May 19, 2010

"I don't speak the language no more"

My Filipina friend was excited and giddy about him. "You have to meet him! Grabe! He's amazing! Ang galing-galing niya."

It piqued my curiosity, so I went for a weekend trip to Virginia to visit my friend and also to meet this guy she was crushing on. She warned me though, "he doesn't speak Tagalog, so English lang when it's the three of us, ha?" I shrugged my shoulders.

As it turns out, Mr. Amazing moved to the US three years prior. He was 26 years old. My friend and I were 24. We got introduced. I was suspicious already. If he's 26, then he moved when he was 23. If I'm 24 and I remember the Filipino language, then there's no damn way this dude's telling the truth that he doesn't speak the language anymore. Not if you moved when you were in your 20s. Unless you experienced some head trauma or amnesia.

I was Little Miss Mischief in my 20s. I tried to find ways to get him to reveal the truth - that he, in fact, spoke Tagalog. Still. That the inability to speak Tagalog's all an act. I remember that I tripped him. Oh yeah, pinatid ko. "Aray!" Gotcha! "Ulol, kunwari ka pa di ka nagta-Tagalog. Umamin na kasi!" And he tried to rationalize that he remembers how to speak it, "pero konti lang." Seriously? By the end of the meeting, he was speaking Tagalog. So yeah, I was right, all an act. Fact is, my friend and him were members of an all-Filipino religious group. Don't tell me that all of the members do not speak Filipino. I'd assume there's a bunch who still speaks the language.

I got a bone to pick with fellow Filipinos who don't speak (or claim not to speak) the Filipino language after living in the US for a year or two (or even three) when they move to the US past their teens. How is it possible?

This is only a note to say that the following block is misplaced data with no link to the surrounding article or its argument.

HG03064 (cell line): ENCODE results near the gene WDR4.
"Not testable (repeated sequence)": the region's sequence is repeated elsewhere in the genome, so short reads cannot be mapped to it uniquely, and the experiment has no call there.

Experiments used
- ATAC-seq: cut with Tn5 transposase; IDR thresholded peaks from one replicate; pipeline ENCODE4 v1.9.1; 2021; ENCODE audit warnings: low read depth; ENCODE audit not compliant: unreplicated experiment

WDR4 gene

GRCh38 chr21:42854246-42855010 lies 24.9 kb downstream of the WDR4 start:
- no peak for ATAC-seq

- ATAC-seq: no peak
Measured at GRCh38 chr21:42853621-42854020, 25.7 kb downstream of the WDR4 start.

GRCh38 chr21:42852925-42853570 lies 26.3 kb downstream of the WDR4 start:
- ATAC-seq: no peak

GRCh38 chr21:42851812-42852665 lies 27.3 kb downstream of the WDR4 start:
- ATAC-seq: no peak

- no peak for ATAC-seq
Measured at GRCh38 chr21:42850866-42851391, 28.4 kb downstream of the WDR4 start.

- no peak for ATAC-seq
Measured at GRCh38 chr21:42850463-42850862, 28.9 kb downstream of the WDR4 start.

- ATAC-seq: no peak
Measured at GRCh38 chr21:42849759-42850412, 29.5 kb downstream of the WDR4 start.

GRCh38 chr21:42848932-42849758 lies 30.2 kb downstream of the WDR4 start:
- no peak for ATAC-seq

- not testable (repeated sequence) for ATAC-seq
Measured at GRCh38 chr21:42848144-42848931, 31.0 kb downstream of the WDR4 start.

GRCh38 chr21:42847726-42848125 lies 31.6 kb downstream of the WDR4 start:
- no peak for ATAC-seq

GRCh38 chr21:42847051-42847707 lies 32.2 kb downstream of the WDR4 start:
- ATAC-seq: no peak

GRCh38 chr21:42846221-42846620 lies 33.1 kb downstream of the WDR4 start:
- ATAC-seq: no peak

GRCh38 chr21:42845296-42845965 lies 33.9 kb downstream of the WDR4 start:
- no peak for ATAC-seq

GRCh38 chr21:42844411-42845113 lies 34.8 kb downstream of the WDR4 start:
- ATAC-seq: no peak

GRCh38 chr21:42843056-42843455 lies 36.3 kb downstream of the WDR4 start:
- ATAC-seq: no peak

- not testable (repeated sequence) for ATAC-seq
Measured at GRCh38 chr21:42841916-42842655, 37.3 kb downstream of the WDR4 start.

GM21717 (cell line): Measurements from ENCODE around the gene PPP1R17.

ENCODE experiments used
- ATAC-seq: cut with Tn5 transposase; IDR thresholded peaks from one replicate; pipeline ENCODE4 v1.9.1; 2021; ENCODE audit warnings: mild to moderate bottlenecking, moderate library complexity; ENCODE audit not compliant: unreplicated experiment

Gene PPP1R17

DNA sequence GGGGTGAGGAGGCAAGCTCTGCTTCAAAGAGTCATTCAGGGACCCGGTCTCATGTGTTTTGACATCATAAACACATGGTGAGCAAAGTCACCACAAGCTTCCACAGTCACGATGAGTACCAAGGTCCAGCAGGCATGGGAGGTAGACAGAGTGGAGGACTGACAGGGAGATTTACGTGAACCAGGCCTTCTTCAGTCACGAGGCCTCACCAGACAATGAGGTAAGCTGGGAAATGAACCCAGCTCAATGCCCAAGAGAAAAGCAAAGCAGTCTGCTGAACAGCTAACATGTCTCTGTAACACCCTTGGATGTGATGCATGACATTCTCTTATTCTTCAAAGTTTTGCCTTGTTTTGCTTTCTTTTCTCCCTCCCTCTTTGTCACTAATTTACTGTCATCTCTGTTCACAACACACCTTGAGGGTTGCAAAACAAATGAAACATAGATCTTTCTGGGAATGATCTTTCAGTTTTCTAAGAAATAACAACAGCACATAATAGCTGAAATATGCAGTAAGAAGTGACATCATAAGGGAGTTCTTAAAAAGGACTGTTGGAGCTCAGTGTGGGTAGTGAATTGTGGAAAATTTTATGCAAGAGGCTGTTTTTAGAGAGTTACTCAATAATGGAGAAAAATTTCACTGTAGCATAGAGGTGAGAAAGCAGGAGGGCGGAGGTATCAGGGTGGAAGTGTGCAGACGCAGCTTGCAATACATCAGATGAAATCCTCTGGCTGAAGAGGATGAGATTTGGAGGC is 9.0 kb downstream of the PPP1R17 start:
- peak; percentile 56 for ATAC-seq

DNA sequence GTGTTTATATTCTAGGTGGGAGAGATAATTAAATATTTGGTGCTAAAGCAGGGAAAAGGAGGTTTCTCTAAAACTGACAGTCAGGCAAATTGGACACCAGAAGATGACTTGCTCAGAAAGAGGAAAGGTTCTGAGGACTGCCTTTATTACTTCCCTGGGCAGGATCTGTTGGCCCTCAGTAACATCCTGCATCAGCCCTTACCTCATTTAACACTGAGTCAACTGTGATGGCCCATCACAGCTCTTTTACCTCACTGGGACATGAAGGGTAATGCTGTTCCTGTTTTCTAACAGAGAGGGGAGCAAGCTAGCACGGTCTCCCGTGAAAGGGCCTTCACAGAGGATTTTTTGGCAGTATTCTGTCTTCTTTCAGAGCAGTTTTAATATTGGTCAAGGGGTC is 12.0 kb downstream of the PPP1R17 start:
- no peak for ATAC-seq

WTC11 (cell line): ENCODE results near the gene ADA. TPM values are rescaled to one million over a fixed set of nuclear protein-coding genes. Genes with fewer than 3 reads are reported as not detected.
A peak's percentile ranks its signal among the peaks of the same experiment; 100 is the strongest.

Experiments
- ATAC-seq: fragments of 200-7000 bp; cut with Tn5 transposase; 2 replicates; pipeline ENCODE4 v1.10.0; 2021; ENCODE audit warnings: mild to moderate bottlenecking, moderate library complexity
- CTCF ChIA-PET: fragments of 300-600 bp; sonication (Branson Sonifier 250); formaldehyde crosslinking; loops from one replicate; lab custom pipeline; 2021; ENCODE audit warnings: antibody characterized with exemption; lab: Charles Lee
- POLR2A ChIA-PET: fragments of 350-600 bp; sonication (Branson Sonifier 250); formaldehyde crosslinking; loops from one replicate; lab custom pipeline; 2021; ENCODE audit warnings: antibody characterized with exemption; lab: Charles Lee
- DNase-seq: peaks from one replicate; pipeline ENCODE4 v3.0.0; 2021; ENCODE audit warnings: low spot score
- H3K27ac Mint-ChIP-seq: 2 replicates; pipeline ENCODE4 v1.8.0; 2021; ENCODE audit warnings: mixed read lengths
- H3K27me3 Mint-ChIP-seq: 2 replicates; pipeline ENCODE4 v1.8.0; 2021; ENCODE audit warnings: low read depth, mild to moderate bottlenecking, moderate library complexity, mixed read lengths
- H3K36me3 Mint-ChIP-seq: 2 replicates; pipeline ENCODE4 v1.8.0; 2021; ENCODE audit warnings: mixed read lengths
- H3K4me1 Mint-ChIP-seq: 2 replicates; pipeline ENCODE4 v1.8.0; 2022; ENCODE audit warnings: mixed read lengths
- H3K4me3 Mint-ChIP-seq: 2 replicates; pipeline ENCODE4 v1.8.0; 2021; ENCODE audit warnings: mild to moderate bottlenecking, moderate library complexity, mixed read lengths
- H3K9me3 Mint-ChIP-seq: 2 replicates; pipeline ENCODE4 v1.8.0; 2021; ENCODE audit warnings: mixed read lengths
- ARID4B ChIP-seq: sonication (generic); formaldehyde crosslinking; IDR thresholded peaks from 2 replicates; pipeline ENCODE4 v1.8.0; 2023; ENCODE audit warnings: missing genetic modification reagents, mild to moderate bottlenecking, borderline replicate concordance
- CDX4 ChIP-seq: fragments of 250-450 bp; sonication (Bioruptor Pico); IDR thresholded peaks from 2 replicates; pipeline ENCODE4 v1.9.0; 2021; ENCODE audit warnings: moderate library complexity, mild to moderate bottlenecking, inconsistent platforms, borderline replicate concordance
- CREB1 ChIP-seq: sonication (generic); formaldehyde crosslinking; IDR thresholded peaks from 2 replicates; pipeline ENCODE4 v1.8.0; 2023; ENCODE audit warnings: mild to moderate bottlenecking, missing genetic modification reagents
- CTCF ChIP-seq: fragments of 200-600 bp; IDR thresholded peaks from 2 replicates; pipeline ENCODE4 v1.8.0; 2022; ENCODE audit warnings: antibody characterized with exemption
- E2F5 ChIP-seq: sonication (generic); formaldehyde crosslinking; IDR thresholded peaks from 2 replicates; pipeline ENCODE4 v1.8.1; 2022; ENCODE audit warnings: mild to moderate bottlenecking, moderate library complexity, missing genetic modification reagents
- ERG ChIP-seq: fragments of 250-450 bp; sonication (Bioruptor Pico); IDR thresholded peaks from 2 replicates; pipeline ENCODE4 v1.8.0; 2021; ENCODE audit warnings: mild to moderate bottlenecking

After that, I vowed to keep speaking the Filipino language even if I'm here in the US. Plus, if and when we have kids, they'll learn Filipino and even Aklanon (courtesy of my husband). Children learn what you teach them.

You teach shame. They learn shame.
You teach selfishness. They learn selfishness.
You teach them to love their heritage. They learn to love it.

I've heard some folks here in the US say learning both English and Filipino will confuse their children. Really? Then how come there are those who are multilingual, and who live to tell the tale (in different languages! ha ha)? I don't see them roaming the streets all confused.

Reading this blog post reminded me of the above incident.

But what galls me more? I've got some friends living IN the Philippines whose kids do not speak the Filipino language AT ALL. What the heck is up with that?

2 comments:

... Paige said...

living in the US is no reason not to use a native language, the more that one can speak the better, I believe

He should say that he prefers to speak english and not that he doesn't remember-duh

Jon said...

I am with you cez, there is no reason why somebody who grew up in the philippines cant speak pilipino after living here for merely 3 years or even longer. it is all a pretension. I can see how somebody who is only surrounded by english speakers 24/7 for 3 years might forget some rarely used profound pilipino words. but to forget the entire language is bull. I dunno, do they feel superior by not speaking pilipino? Quite the contrary.